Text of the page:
Hardly anyone is able to master their mind. Those who do are the greats.
You have to confront that voice in your head that tells you that you can’t do things, smile at it, and basically tell it to fuck right off. Then you have to learn to build your doubts into unrelenting self-belief.
It’s hard, but there’s nothing that is more worth it.
There have been thousands of books and even more articles written on mental training, but few people actually train their minds.
Why? Mental training is hard. Mental training seems like it’s not that important. Mental training takes a backseat to physical work because physical work gives you results that you can see pretty quickly.
The thing about mental training is that without it, it’s not what you see, it’s what you don’t see. You don’t see results.
It’s not enough to practice “positive self-talk” if you have aspirations that you’re looking to manifest into reality. To become a person that does incredible things, you have to build an incredible mind that is strong enough to bear the work that is required to do those incredible things.
If you are able to do this, you’ll probably be able to change your life.
At the very least, you’ll change your mind.
“What a liberation to realize that the “voice in my head” is not who I am. Who am I then? The one who sees that.” — Eckhart Tolle
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Learn how to quit needing so much stuff.
The other day, my mom asked me what I wanted for Christmas.
I know I’m lucky to have parents who want to give me Christmas presents, but I’ve recently realized that there’s pretty much nothing anyone can give me that will make me happy.
Somehow, I guess I became one of those hippy kids who doesn’t want excess material objects anymore. I just want peace.
In our materialistic, possession-obsessed society, the vast majority of people are obsessed with adding new things to their life.
People want new cars. New houses. Better habits. More victories. Younger, sexier partners. “Secrets” to success from the newest influencers.
New this, new that.
Most people spend their lives adding different aspects to their personalities without ever taking the time to understand who they really are.
Don’t be like most people. Start detaching from your desires before you become married to them.
Some people will see this as my cop-out excuse for a responsibility-free life.
Others will say that I’m only saying this because I’m young have the “privilege” to desire fewer things.
Those are valid arguments, I guess, but those people are missing the point.
Removing your dependence on desire is taking on responsibility for yourself in the most extreme way possible, and anyone can do it. Anyone can train themselves to have fewer desires. I’ve done it, and I am not special in any way. I just think a lot.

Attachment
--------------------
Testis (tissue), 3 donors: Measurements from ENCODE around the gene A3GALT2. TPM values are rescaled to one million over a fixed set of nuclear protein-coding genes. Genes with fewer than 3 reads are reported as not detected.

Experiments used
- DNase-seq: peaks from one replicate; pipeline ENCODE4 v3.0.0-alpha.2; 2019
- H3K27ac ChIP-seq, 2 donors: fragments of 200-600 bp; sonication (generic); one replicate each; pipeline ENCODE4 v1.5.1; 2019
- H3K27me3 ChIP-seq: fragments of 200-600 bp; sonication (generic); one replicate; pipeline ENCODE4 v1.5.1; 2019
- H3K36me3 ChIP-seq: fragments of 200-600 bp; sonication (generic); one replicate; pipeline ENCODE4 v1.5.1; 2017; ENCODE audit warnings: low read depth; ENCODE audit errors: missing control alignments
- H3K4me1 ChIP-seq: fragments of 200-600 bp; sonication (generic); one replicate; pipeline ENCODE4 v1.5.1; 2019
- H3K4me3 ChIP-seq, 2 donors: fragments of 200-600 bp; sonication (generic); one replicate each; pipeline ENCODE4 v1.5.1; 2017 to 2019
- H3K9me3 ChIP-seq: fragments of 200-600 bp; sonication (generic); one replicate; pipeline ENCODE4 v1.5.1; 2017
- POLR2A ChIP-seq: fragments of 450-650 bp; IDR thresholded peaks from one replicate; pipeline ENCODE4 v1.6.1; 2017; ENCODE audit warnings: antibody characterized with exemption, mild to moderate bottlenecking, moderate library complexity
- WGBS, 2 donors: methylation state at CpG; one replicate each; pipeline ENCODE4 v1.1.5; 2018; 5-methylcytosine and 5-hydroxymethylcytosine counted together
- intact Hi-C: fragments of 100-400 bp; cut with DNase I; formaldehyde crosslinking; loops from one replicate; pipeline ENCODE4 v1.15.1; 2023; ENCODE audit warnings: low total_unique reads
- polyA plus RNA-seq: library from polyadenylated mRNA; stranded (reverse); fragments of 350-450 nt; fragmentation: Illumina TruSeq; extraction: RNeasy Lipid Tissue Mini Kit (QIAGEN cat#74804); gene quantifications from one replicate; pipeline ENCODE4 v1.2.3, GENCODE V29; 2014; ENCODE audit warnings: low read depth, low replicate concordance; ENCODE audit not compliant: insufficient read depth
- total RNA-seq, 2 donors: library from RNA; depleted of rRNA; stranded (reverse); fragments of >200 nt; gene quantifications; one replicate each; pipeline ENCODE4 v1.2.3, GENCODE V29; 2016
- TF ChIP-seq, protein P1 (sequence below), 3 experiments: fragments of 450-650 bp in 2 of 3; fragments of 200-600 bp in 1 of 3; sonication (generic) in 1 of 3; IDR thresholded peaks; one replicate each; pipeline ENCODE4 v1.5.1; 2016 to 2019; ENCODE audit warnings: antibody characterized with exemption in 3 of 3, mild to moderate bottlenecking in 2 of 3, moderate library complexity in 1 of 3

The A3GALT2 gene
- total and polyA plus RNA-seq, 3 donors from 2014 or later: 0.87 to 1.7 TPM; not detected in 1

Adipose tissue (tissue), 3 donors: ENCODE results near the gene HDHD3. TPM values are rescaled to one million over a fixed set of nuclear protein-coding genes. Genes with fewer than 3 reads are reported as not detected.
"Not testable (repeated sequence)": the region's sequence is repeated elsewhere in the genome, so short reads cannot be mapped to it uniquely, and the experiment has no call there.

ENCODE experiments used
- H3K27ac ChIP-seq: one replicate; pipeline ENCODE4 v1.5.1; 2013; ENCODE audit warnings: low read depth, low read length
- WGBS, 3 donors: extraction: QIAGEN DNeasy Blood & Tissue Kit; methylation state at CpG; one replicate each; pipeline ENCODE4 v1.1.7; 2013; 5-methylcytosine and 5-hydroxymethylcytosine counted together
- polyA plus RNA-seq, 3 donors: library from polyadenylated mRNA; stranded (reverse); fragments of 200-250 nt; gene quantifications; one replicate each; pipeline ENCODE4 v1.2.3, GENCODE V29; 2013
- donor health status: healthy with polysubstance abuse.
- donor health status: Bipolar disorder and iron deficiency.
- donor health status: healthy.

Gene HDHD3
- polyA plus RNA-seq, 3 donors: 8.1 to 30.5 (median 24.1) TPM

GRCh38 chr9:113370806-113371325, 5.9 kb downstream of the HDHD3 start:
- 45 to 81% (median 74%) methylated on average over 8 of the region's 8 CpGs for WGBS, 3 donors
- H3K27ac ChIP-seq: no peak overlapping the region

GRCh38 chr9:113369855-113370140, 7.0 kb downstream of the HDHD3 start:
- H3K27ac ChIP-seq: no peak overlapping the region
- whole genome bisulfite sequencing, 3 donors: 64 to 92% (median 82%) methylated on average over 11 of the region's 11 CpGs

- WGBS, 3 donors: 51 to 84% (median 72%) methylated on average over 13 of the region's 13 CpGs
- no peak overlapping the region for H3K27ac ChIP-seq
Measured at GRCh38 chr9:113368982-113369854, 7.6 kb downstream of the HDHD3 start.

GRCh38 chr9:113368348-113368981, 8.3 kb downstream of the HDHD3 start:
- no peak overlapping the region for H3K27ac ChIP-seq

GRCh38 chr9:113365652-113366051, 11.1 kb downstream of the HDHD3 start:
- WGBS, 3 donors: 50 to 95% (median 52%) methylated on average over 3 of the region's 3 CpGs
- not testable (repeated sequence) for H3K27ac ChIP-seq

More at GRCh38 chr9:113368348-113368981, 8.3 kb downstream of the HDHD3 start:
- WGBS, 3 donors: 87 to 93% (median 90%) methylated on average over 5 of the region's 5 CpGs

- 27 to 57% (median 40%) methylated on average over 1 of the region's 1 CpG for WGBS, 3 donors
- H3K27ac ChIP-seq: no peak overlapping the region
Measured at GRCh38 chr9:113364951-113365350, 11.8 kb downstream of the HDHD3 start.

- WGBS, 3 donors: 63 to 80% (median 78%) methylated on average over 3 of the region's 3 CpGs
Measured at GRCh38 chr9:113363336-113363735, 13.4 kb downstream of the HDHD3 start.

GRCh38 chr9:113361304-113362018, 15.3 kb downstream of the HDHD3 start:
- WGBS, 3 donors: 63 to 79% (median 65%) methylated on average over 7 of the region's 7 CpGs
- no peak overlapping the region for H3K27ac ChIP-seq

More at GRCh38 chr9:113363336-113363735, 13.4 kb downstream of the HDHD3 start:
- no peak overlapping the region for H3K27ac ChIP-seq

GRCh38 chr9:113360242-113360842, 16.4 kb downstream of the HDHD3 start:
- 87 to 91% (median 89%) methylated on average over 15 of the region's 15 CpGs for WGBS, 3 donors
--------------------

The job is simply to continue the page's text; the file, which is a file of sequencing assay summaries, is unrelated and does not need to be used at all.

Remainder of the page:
No matter who you are, you can detach yourself from the constant materialism that pounds your eyeballs every single day.
Plus, quitting is also the secret to high performance.
Want to be a winner? Quit the bad habits that hold you back.
Want a better relationship? Quit spending time in bad relationships.
Want to stop procrastinating? Quit feeding the monster of your own excuses.
None of this quitting will guarantee success, but without quitting the things that hold you back from self-actualization, you won’t have a chance.
I’ve quit many things in my life, and every “quit” has made me happier.
I quit wrestling to start doing Jiu-Jitsu, and I stopped being average. I quit a bad, codependent relationship, and I learned to take care of myself. I quit spending time around anxious, fear-ridden people, and I learned to be courageous and stand up for myself.
When I look back on the short 24 years of my life, it’s clear to me that I’ve quit the right things. I get it, I don’t know everything.
However, I do know when it’s time to stop.
I quit all these small things to give myself a chance at the grand goal of internal peace and happiness. I quit desires that were making me unhappy. I desire few things, and thus I’m easier to please.
The fewer desires you have, the easier it is for you to become happy.
Most people never figure that out and as a result, they spend their lives chasing material happiness that wears off the second the feeling of status and power stop hitting their dopamine receptors.
My only tip on happiness is this: learn how to quit and be freer from your desires.
Before you go…
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Wishing you the best,
Learn how to quit needing so much stuff.
The other day, my mom asked me what I wanted for Christmas.
I know I’m lucky to have parents who want to give me Christmas presents, but the funny thing is that there’s nothing anyone can give me that will make me happy.
Somehow, I became one of those hippy kids who doesn’t want excess material objects anymore. I just want peace.